Tam was Malaysia’s last surviving male Sumatran rhinoceros. The 35-year-old died May 28, surrounded by his caretakers and vets at the Borneo Rhino Sanctuary that had been struggling to save his species.
“Regrettably, Tam died at mid-day, around noon,” Malaysia’s State Minister of Tourism, Culture and Environment Datuk Christina Liew said in a statement. “Invariably, everything that could possibly have been done, was done, and executed with great love and dedication.”
An autopsy will be conducted, but Tam is believed to have died from multiple organ failure brought about by advanced age.
The minister said the “one bright spot” was that Tam’s genome had been preserved in cell cultures.
“We hope that with emerging technologies at cell and molecular level, he may yet contribute his genes to the survival of the species,“ Liew said.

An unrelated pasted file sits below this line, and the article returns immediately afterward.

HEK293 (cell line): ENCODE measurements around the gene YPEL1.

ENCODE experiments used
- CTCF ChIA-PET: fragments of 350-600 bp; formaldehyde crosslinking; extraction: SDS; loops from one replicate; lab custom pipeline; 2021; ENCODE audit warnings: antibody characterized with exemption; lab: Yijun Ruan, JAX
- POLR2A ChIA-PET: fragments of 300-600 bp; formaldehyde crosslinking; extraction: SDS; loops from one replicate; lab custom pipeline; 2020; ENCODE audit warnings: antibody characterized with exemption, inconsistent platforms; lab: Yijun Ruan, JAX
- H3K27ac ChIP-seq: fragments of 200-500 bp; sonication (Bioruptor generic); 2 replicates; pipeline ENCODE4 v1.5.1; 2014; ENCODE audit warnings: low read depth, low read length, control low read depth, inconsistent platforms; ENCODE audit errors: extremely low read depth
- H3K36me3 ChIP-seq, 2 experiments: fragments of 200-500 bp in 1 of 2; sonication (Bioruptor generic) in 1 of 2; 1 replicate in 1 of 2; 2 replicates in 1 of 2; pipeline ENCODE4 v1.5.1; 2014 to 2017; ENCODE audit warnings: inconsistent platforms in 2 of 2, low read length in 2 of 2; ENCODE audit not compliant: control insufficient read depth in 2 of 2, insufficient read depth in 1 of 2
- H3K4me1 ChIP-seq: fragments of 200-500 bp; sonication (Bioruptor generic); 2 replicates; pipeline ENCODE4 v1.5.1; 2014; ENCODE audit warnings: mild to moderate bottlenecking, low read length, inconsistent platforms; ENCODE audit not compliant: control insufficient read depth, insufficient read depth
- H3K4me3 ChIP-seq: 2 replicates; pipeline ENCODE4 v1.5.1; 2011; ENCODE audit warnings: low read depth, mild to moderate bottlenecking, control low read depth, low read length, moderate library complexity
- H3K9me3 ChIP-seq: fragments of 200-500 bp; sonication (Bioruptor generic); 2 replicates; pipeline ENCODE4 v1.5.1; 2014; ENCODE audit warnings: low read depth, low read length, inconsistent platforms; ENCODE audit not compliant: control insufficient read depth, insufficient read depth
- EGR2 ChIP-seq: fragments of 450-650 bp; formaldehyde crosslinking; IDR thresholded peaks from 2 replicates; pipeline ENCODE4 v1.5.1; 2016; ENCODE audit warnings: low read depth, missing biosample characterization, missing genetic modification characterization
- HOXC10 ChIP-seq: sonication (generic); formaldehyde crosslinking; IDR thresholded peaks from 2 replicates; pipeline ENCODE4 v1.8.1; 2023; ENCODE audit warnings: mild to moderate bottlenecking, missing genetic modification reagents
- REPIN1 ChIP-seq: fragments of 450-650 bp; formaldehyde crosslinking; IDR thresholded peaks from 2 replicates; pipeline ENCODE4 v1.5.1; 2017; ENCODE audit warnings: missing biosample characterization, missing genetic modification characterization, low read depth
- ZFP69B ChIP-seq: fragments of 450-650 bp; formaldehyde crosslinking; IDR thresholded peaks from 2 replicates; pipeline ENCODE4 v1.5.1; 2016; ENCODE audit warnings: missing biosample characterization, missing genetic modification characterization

Only one female Sumatran rhinoceros remains in Malaysia.
Named Iman, she is about 25 years old.
When captured in 2014, she was found to have uterine tumors. Iman, however, is still producing eggs. Authorities hope these can be harvested.
“The egg can be fertilized in the laboratory through in-vitro fertilization (IVF) with sperm from the Indonesian male rhino. The embryo that can be produced from this process can then be implanted to a surrogate Indonesian female mother rhino,“ Liew said.
The minister said it was hoped a breeding program could be initiated with the Indonesian government.
Less than 80 Sumatran rhinos remain in South East Asia.
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